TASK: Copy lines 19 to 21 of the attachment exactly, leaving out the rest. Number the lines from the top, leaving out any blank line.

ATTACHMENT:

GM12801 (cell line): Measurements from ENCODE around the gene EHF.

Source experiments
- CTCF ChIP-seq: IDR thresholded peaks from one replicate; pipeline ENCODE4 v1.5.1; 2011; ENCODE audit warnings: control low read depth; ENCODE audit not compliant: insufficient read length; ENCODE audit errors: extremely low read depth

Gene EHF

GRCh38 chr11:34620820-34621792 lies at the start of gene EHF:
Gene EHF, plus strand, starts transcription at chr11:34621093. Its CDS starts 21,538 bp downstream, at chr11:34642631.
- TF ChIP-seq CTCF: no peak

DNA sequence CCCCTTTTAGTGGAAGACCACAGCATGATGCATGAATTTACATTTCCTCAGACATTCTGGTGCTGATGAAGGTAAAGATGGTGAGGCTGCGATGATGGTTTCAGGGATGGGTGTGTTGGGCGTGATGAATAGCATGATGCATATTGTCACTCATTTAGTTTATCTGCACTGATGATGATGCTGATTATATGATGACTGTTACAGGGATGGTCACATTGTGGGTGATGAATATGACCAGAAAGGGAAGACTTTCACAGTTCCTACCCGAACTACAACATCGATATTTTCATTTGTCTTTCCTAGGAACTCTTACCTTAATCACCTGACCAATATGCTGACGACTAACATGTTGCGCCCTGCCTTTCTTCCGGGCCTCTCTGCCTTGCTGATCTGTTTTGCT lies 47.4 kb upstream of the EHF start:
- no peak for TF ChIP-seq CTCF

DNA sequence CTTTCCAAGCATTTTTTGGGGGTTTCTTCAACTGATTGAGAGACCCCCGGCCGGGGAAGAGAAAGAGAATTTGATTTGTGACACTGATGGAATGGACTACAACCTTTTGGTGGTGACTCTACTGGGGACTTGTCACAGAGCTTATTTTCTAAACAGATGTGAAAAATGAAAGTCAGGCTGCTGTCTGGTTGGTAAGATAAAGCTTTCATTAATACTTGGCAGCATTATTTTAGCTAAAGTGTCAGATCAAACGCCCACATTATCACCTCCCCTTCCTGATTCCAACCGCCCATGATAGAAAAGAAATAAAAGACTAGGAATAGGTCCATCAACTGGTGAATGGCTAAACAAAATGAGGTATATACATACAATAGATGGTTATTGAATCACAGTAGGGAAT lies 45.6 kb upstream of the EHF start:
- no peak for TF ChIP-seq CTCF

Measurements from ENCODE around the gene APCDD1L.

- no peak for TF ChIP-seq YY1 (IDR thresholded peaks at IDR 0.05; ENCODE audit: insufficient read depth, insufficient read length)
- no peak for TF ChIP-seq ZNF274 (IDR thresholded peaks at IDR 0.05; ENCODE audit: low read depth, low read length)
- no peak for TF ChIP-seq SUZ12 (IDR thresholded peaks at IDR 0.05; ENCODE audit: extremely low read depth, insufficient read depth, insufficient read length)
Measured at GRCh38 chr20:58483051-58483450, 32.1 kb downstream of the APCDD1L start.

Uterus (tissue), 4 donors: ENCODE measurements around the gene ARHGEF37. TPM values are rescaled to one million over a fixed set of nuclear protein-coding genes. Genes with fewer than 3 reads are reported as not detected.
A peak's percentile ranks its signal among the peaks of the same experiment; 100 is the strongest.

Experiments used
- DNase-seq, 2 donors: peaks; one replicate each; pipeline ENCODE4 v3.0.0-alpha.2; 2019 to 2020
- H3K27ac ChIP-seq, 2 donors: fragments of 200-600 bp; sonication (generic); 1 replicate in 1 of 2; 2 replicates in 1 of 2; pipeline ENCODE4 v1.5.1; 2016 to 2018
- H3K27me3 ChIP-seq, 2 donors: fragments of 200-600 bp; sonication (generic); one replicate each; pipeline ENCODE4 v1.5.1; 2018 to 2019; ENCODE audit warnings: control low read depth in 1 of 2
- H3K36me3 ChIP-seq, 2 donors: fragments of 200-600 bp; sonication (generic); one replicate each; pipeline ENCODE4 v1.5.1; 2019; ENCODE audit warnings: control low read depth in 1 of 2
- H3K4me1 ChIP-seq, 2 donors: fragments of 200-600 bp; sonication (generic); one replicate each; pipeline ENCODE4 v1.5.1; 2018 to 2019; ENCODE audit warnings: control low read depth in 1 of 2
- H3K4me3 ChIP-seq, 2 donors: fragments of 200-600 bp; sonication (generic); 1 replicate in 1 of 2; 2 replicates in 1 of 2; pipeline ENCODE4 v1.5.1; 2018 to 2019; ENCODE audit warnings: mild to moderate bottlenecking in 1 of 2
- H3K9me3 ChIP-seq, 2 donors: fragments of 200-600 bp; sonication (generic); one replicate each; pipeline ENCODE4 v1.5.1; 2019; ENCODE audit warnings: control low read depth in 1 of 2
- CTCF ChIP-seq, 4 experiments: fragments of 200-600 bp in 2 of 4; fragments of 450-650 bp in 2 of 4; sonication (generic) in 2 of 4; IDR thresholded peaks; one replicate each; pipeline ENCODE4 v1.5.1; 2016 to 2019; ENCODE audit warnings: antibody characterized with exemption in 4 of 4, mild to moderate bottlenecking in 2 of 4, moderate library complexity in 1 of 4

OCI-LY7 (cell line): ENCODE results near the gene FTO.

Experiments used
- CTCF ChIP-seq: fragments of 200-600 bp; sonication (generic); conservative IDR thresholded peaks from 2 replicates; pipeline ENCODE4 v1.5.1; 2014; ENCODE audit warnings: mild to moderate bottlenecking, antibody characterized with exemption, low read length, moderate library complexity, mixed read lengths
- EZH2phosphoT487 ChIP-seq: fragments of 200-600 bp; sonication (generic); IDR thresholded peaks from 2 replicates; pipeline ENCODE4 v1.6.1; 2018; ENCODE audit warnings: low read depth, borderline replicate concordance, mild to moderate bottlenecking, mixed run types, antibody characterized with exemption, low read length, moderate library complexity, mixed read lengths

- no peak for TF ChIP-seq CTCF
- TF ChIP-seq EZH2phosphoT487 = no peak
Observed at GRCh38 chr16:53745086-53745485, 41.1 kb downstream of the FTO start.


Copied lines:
Experiments used
- DNase-seq, 2 donors: peaks; one replicate each; pipeline ENCODE4 v3.0.0-alpha.2; 2019 to 2020
- H3K27ac ChIP-seq, 2 donors: fragments of 200-600 bp; sonication (generic); 1 replicate in 1 of 2; 2 replicates in 1 of 2; pipeline ENCODE4 v1.5.1; 2016 to 2018